I learned last evening that I have been given (in my mind at least) a great honor. My blog has been listed as one of "100 Fascinating Celtic Culture, Language & Lit Blogs" by Best University. The blogs are organized by subjects, which include Celtic music, genealogy and heritage, literature and writing, art, spirituality, crafts and culture. For a list of all 100 blogs, click on this link:
In my two years of blogging, I have always felt that even though I gave my blog a Celtic slant, I did not address the subject of the Celts as often as I would have liked. In fact, it was my goal this year to increase the number of posts touching on what I call the magical and mysterious world of the Celts. Now, after being added to this list, I feel even more of an obligation to do so.
I installed Feedjit just before Christmas. This gadget not only tells me what countries Internet searchers are arriving from, but also the subject they are Googling. I feel that I must be such a disappointment for people looking up subjects in the Celtic realm, such as Celtic music, Celtic poems and phrases, Celtic spirituality and Celtic art. In particular, I get a great many hits on the subject of Celtic pixies, faeries, brownies and elves!
I especially felt that way when my blog was called Celtic Woman. Then, I'm sure, hundreds if not thousands of people reached my blog only to read about me blathering on yet again about the cold, snowy winter, when all they really wanted was the Irish women's singing group.
In the list of 100 Fascinating Celtic Blogs, mine is placed under the category of genealogy and heritage. I feel that is a good spot for it, and I have written some posts about my heritage.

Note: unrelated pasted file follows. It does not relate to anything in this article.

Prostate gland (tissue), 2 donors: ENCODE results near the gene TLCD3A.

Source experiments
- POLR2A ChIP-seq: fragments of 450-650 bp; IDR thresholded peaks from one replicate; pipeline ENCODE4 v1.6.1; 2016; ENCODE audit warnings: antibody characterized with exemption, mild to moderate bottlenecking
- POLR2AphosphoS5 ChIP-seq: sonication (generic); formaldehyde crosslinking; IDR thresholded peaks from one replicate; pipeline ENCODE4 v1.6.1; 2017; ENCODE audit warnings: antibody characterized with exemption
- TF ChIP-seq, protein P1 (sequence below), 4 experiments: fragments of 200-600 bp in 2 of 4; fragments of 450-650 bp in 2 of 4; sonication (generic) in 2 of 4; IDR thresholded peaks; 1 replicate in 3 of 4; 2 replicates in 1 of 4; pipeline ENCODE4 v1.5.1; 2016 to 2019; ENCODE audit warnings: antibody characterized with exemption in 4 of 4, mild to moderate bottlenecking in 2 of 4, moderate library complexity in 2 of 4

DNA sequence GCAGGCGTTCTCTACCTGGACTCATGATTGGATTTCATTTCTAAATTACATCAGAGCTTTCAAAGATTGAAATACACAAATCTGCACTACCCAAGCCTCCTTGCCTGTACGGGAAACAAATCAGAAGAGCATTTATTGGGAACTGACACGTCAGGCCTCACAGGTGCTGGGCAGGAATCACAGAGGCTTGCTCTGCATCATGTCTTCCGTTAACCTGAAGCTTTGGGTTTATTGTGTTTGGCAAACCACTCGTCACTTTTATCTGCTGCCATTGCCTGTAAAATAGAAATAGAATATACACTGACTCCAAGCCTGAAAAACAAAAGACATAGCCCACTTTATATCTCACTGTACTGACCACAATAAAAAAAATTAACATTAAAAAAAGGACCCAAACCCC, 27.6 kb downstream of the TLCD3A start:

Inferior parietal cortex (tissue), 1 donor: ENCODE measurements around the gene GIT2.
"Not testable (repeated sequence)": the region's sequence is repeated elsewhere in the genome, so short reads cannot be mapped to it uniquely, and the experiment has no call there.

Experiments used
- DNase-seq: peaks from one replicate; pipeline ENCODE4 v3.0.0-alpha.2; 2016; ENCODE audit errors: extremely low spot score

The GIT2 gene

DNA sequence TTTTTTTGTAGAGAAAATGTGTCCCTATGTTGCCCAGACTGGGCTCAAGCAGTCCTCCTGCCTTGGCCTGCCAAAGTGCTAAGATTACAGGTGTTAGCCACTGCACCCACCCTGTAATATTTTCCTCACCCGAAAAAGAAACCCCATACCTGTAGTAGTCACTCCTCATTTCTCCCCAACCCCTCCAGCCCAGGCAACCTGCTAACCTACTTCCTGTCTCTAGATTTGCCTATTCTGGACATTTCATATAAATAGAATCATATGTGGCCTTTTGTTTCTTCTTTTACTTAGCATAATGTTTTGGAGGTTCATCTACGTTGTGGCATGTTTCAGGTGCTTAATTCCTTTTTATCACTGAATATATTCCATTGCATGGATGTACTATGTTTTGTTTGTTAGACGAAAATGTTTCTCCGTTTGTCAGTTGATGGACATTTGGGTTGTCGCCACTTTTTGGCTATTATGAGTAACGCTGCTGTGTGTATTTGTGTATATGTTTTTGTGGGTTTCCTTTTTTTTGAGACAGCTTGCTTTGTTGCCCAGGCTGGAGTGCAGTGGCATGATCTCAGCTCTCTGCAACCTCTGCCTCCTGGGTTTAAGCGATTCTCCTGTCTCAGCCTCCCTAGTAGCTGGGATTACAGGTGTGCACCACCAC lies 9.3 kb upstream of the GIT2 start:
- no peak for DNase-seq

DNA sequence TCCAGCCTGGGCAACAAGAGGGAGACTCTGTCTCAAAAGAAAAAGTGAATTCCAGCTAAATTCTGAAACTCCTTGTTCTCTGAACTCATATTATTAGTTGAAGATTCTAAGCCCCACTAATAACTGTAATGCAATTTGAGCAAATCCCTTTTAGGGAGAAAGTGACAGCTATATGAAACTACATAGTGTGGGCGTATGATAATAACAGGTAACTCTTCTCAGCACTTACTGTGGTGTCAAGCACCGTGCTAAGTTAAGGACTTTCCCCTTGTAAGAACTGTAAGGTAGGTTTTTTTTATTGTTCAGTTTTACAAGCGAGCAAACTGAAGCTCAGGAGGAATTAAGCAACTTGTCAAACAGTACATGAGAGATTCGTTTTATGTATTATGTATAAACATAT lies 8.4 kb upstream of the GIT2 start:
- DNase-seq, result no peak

However, to achieve my original goal for my blog, I have decided to feature a series of posts written by Aine, a Celtic maiden who lived in Ancient Britain.
I'll let Aine introduce herself.
"Hello, my name is Aine (pronounced awn-ye). I am tall, and I have golden brown (reddish brown) hair and green eyes. I am told that I am comely and that I have a willowy figure. I am 23 years old. I am a healer, having learned from my mother's great store of knowledge the medicinal and healing powers of a vast array of plants. I am also learning to be a wise woman, though I have a long way to go. Someday I hope to be a Druid priestess.
I live in a round hut with a heavy thatched dome at the edge of our village. Except for my pet owl, I live alone here. I also often have two wild visitors - a hare and a deer. I would never consider them to be my pets but I do have a mystical connection with them. I also love to ride among the wild horses, who let me tame them.
I have not taken a husband, nor do I plan to. I have chosen a solitary life. I will live here with my dried herbs, powders and potions, my amulets and talismans. However, do not think me a witch. This is a common misconception about wise women, but I do not cast spells or dabble in the dark arts.
We Celts are pagan, and worship female goddesses. We are a matriarchal - or matrifocused -society. Women are highly respected and we have equal rights with men.
However, this is a transitional time for my people. The winds of change are blowing our way, and they are not kind. The Romans are here now, and the Christians. The priests are trying to force us to accept their religion, but we are resisting. They denounce our goddesses because our worship of the female deities stands in direct contrast to and conflict with their patriarchal system of beliefs, in which men hold all the power.
Since I am able to divine the future, I can foretell great changes ahead for our way of life. But one thing I know - our Celtic women are, in many ways, better off than women will be, even all the way to the 20th Century.
Across the centuries - through Julie - I will be telling you about these changes, as well as about the clothing I wear, my jewelry and tattoos, the food we eat and the way we live, our art and our poetry. I will also tell you about the times I have had to fight like a warrior, although I am a peaceful and gentle soul at heart.
I have so much to tell you about our strong, intelligent and proud race, about our wonderful inventions, our remarkable artistic legacy. our deep relationship with nature and Mother Earth, and the role of women in Celtic society. I hope you are as excited as Julie is about hearing from me from time to time."
Researching the Celts will not be as easy as researching the 1920s for Bess Stanhope's Autumn Sketch Book, so when I make errors - and I am sure to - please correct me.
Don't forget to enter the giveaway for my Second Blogiversary. Just leave a comment on the post below.